Off the Wire: News for the Canadian media freelancer Sept 12-18

Once a week, we gather stories about the media business, journalism, writing, publishing, and freelancing—with a Canadian focus—and share them in Off the Wire. Who needs a water cooler?

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From Canada: 

From The U.S. and beyond:

Recently on Story Board:

Spot a story you think we should include in next week’s Off the Wire? Email the link to editor@thestoryboard.ca or tweet us at @storyboard_ca.

Posted on September 18, 2017 at 9:00 am by editor · LEAVE A COMMENT · Tagged with: ,

Freelance journalists and responsible communication

By Brittany Duggan

It’s no secret that journalism today is in great flux.

For years, the industry has been negotiating fast-paced digital disruption.

This has required journalism to seek new ways to pay for itself while still serving its civic duty. The decline in resources means, among other things, a decline in the ability to pay for deeper, nuanced, investigated reporting.

With resources in decline at many media outlets, investigative work and reporting is sometimes left to freelancers. With the changes in the industry, there are ethical, legal and contractual issues that freelance journalists need to be aware of.

Freelancers and legal matters

At the same time as resources are shrinking, freelance contracts over the past decade have been increasingly asking freelancers to indemnify publishers from libel lawsuits. This means responsibility for defamation suits resulting from a freelancer’s work is placed entirely on the freelancer.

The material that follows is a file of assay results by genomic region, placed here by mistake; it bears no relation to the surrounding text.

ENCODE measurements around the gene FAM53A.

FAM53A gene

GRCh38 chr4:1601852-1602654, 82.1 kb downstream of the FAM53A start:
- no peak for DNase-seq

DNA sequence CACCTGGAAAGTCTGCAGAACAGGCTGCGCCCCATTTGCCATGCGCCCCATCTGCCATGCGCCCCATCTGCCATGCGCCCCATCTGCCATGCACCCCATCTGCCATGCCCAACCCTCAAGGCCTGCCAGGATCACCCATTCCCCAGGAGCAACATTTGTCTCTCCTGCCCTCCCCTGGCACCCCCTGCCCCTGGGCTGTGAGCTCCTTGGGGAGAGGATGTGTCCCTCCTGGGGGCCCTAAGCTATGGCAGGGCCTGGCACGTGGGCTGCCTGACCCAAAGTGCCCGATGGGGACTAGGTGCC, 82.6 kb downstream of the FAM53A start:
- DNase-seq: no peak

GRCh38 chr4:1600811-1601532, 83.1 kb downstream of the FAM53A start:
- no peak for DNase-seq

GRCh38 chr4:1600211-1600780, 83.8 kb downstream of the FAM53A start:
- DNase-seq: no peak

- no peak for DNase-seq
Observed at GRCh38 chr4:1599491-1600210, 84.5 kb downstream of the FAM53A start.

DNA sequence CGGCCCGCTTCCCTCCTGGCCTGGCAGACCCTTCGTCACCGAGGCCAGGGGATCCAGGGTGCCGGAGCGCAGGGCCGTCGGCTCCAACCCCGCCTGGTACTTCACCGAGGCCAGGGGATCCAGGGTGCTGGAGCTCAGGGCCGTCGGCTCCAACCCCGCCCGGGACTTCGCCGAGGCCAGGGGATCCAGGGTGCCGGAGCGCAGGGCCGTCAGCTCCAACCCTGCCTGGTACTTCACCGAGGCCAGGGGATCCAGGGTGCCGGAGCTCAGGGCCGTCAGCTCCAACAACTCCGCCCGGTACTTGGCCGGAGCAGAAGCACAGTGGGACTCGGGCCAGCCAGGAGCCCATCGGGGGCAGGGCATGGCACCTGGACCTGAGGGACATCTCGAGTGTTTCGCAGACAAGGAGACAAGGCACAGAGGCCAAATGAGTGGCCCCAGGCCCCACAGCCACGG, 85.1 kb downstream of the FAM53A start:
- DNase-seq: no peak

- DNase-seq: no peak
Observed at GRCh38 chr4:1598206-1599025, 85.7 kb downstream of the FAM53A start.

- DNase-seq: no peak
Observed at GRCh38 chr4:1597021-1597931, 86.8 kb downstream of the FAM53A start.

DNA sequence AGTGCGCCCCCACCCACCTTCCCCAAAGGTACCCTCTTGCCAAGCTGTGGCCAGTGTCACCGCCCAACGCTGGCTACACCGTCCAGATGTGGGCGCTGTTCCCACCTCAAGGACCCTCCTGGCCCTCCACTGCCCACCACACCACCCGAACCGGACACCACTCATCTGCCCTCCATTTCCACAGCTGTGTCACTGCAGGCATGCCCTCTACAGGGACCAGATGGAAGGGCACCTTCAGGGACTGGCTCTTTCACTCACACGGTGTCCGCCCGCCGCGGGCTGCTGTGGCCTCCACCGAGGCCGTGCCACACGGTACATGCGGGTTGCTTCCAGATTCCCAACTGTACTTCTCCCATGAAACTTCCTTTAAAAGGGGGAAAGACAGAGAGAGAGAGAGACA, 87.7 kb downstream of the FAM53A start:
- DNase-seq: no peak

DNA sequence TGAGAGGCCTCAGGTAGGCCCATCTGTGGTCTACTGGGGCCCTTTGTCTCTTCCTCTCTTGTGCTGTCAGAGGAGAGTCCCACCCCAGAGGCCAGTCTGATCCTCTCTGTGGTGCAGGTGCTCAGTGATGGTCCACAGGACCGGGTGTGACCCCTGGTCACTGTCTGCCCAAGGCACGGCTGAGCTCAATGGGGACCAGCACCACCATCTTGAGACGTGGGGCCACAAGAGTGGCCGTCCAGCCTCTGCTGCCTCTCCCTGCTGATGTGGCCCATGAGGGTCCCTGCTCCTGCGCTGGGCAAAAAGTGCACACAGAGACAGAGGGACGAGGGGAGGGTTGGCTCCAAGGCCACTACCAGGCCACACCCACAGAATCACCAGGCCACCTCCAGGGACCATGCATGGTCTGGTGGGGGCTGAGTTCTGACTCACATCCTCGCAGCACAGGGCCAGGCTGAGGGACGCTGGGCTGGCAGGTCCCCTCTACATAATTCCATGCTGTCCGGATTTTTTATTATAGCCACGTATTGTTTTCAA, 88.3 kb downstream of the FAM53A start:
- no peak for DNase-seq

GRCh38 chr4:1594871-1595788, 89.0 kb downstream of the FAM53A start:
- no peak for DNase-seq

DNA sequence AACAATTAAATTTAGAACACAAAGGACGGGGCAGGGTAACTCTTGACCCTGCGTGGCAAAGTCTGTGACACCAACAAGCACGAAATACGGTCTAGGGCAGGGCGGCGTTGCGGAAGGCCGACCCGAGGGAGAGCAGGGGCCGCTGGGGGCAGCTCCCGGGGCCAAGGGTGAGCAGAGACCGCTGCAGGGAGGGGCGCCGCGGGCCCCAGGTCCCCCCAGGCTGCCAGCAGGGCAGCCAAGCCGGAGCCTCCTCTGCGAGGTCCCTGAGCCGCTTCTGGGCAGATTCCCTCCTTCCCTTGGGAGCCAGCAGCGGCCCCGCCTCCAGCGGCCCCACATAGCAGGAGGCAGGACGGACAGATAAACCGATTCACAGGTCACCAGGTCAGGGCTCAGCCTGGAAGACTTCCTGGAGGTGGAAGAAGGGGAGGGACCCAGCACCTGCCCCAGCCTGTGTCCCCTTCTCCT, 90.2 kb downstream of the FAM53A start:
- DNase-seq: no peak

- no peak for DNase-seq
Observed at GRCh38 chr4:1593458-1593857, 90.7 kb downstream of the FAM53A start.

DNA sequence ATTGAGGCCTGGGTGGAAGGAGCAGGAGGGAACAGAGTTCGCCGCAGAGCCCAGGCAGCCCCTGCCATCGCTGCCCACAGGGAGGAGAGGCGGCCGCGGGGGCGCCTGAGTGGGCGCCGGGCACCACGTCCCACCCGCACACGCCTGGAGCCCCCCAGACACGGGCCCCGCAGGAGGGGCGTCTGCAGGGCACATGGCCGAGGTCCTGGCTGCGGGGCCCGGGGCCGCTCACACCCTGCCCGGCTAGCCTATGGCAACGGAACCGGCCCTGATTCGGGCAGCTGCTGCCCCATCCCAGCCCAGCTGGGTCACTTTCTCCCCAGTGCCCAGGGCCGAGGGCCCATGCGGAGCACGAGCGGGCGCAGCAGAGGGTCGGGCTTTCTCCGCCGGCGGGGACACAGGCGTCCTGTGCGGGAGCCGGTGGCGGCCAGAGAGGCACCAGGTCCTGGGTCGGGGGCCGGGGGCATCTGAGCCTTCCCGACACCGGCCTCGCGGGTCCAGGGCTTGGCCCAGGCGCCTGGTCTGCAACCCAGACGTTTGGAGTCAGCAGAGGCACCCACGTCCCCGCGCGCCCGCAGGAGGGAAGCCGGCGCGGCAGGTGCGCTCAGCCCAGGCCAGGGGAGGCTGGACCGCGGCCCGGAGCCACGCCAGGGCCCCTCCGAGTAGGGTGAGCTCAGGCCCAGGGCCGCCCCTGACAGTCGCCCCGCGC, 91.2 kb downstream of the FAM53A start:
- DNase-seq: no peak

Signing such contracts is a risky proposition for a freelancer, a subject that you can read more about here and here.

With such contracts becoming more and more common, the risks associated with freelance journalism are increasing. What should freelancers – and indeed all journalists – do to ensure they are on solid legal ground when reporting on controversial topics?

When journalism moves faster, the law has to keep up

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Posted on September 15, 2017 at 9:00 am by editor · LEAVE A COMMENT · Tagged with: , , ,

Canadian Writers Group comments on new Globe and Mail freelance agreement

Posted on September 14, 2017 at 4:01 pm by editor · LEAVE A COMMENT

National Post newsroom announces union drive

TORONTO, ONT.: It has been a year of unprecedented events, of things we once thought were beyond the realm of possibility. A reality television star is president of the United States. Ontario’s liquor control board is planning to sell marijuana. And the National Post is unionizing.

As a newspaper that has had a conservative editorial stance since its launch in 1998 and has remained Canada’s only major non-unionized newsroom ever since, this will come as a surprise to many. But a lot has changed since 1998. The financial condition of our parent company, Postmedia, has significantly deteriorated. And even though we are Postmedia’s flagship newspaper and our staff have become increasingly responsible for creating content published across the entire chain, we have borne the brunt of cuts. We see unionizing as the best way to protect both ourselves and our readers across the country, who suffer every time the newspaper loses a great reporter, photographer, editor or designer to a buyout or a better-paid job with a competitor.